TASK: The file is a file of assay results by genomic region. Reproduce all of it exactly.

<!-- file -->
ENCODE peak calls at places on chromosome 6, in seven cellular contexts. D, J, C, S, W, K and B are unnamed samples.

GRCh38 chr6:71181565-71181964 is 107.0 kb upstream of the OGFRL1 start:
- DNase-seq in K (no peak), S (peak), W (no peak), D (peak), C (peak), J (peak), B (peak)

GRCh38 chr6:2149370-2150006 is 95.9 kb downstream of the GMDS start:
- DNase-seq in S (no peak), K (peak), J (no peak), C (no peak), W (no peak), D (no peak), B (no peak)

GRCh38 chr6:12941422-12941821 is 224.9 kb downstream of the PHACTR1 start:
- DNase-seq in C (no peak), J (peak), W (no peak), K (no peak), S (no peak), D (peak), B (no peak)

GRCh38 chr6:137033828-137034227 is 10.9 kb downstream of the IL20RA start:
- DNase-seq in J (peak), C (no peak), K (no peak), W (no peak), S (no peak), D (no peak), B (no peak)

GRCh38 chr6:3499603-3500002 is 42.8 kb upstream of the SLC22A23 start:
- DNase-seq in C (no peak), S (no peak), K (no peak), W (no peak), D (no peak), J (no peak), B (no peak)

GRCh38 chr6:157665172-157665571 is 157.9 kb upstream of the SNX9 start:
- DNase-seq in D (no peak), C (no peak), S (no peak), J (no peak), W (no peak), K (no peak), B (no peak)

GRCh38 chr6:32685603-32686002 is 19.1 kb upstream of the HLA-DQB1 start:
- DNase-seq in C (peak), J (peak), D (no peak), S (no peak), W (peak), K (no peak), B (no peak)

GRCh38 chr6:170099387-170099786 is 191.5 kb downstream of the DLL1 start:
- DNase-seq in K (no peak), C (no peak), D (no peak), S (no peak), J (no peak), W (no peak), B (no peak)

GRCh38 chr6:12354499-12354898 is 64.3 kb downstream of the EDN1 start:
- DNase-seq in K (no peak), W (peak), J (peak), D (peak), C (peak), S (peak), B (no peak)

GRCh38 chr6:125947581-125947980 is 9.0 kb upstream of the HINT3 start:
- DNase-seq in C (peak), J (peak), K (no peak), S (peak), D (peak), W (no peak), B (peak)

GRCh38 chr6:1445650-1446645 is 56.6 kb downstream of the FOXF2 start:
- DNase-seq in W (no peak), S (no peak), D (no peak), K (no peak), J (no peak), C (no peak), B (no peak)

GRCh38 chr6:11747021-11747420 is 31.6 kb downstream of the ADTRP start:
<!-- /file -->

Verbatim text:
ENCODE peak calls at places on chromosome 6, in seven cellular contexts. D, J, C, S, W, K and B are unnamed samples.

GRCh38 chr6:71181565-71181964 is 107.0 kb upstream of the OGFRL1 start:
- DNase-seq in K (no peak), S (peak), W (no peak), D (peak), C (peak), J (peak), B (peak)

GRCh38 chr6:2149370-2150006 is 95.9 kb downstream of the GMDS start:
- DNase-seq in S (no peak), K (peak), J (no peak), C (no peak), W (no peak), D (no peak), B (no peak)

GRCh38 chr6:12941422-12941821 is 224.9 kb downstream of the PHACTR1 start:
- DNase-seq in C (no peak), J (peak), W (no peak), K (no peak), S (no peak), D (peak), B (no peak)

GRCh38 chr6:137033828-137034227 is 10.9 kb downstream of the IL20RA start:
- DNase-seq in J (peak), C (no peak), K (no peak), W (no peak), S (no peak), D (no peak), B (no peak)

GRCh38 chr6:3499603-3500002 is 42.8 kb upstream of the SLC22A23 start:
- DNase-seq in C (no peak), S (no peak), K (no peak), W (no peak), D (no peak), J (no peak), B (no peak)

GRCh38 chr6:157665172-157665571 is 157.9 kb upstream of the SNX9 start:
- DNase-seq in D (no peak), C (no peak), S (no peak), J (no peak), W (no peak), K (no peak), B (no peak)

GRCh38 chr6:32685603-32686002 is 19.1 kb upstream of the HLA-DQB1 start:
- DNase-seq in C (peak), J (peak), D (no peak), S (no peak), W (peak), K (no peak), B (no peak)

GRCh38 chr6:170099387-170099786 is 191.5 kb downstream of the DLL1 start:
- DNase-seq in K (no peak), C (no peak), D (no peak), S (no peak), J (no peak), W (no peak), B (no peak)

GRCh38 chr6:12354499-12354898 is 64.3 kb downstream of the EDN1 start:
- DNase-seq in K (no peak), W (peak), J (peak), D (peak), C (peak), S (peak), B (no peak)

GRCh38 chr6:125947581-125947980 is 9.0 kb upstream of the HINT3 start:
- DNase-seq in C (peak), J (peak), K (no peak), S (peak), D (peak), W (no peak), B (peak)

GRCh38 chr6:1445650-1446645 is 56.6 kb downstream of the FOXF2 start:
- DNase-seq in W (no peak), S (no peak), D (no peak), K (no peak), J (no peak), C (no peak), B (no peak)

GRCh38 chr6:11747021-11747420 is 31.6 kb downstream of the ADTRP start: